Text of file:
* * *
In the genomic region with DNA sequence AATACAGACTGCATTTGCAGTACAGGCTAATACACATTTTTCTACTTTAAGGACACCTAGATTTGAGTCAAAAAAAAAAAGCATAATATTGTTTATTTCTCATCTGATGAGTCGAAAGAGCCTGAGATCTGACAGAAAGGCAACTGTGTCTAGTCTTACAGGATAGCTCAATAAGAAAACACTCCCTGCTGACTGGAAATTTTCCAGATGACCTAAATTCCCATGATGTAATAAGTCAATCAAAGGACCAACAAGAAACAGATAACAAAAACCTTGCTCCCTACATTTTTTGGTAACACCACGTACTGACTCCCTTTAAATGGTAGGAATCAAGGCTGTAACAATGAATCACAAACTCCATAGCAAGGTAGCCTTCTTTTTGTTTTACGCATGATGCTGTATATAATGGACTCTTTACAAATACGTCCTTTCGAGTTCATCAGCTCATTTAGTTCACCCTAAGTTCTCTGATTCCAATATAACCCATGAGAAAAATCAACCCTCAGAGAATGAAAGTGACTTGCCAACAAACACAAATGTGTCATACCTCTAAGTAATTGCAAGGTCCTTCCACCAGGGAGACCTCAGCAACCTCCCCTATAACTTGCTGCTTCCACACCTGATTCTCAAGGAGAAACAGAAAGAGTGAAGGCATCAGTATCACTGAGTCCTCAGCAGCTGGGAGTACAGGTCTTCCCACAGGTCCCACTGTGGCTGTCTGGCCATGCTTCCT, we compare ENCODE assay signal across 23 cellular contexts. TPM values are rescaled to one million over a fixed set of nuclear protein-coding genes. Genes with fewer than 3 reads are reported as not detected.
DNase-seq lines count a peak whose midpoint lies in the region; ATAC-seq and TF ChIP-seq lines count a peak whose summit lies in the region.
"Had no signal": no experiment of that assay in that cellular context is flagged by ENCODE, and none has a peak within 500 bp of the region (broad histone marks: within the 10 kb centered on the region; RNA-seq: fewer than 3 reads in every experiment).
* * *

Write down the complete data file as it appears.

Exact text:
In the genomic region with DNA sequence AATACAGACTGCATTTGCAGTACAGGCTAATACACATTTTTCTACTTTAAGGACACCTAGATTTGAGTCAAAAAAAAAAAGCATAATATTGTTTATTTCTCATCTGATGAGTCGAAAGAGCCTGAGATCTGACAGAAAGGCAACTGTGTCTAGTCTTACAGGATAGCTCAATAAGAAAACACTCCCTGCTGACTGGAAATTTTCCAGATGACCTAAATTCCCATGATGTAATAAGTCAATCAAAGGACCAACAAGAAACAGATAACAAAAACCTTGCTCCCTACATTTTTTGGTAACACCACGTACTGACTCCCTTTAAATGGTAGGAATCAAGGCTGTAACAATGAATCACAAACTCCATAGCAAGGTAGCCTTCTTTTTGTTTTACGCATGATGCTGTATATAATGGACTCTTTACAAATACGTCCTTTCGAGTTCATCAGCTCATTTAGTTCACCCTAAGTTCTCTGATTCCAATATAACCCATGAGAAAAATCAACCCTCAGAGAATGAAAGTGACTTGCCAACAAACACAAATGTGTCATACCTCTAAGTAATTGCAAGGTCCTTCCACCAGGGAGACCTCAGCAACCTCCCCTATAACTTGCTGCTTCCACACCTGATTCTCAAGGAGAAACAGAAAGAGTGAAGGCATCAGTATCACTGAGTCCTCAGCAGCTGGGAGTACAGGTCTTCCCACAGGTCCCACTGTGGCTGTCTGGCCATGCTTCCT, we compare ENCODE assay signal across 23 cellular contexts. TPM values are rescaled to one million over a fixed set of nuclear protein-coding genes. Genes with fewer than 3 reads are reported as not detected.
DNase-seq lines count a peak whose midpoint lies in the region; ATAC-seq and TF ChIP-seq lines count a peak whose summit lies in the region.
"Had no signal": no experiment of that assay in that cellular context is flagged by ENCODE, and none has a peak within 500 bp of the region (broad histone marks: within the 10 kb centered on the region; RNA-seq: fewer than 3 reads in every experiment).